Take a piece of paper nine inches square and, using green ink, write the buyer’s name nine times from top to bottom. Now turn the paper and write the buyer’s name nine times once more from top to bottom so that the names cross each forming a checker board pattern. Be sure to concentrate on this person willingly purchasing what you have for sale. If you do not have a specific person interested yet, write something like “reliable buyer”, etc. in the same fashion.

Now mix a small amount of dried devil’s shoe string (also known as hobble bush or cramp bark), mistletoe and cinnamon together and sprinkle them on your name paper. Fold the paper up to form a little packet and tie this up with green thread, knotting it three times. The smaller you can make your packet the easier the next step will be. Remember to concentrate on drawing that good customer to your wares.

Finally, take your packet and secrete it somewhere inside the item you have for sale. Tuck it in a drawer, behind a baseboard, in the back of a glove box or under a floor mat, where ever you think it can stay the longest without being found. Again, the smaller the packet the easier this task.

Now walk away and let it go. Keep your item in good condition and advertise as you would regardless. The right buyer will find you, the right deal will be struck and the longer they go without finding your packet, the happier they will be with their purchase. Bon chance ~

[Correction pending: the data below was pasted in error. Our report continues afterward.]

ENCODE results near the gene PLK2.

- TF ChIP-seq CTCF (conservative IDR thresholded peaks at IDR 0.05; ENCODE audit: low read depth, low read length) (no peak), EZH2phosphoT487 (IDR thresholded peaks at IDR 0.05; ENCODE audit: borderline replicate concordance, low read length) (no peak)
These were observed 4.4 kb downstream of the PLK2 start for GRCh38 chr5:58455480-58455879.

Header: The Plaza Market San Antonio Texas by Thomas Allen c 1879

Wednesday, February 23, 2011

Mercredi: The Art of Beauty

All of us know that taking care of our teeth and gums will lead to a long and happy relationship with both. Some studies suggest that good oral care can also help in preventing heart and liver problems. Some studies tend to be contradicted later but regardless, having a nice smile and pleasant breath makes life a whole lot easier. So why not get a bonus from something you do daily anyway? Like prosperity for instance?

When my eldest daughter became completely averse to anything minty – no gum, candy canes, mouthwash or toothpaste will cross her lips if it smacks of mint – I started hunting around for alternatives. Crest currently makes a nicely flavored whitening toothpaste called “Citrus Splash” that she has somewhat embraced. But here is a homemade tooth powder that harks back to our ancestors and adds the extra kick of prosperity-attracting cinnamon and clove. Both have antiseptic properties as well so there’s good science behind this recipe which may be over 300 years old.

2 tbsps baking soda
1 tsp fine sea salt
½ tsp powdered cinnamon
7 drops clove essential oil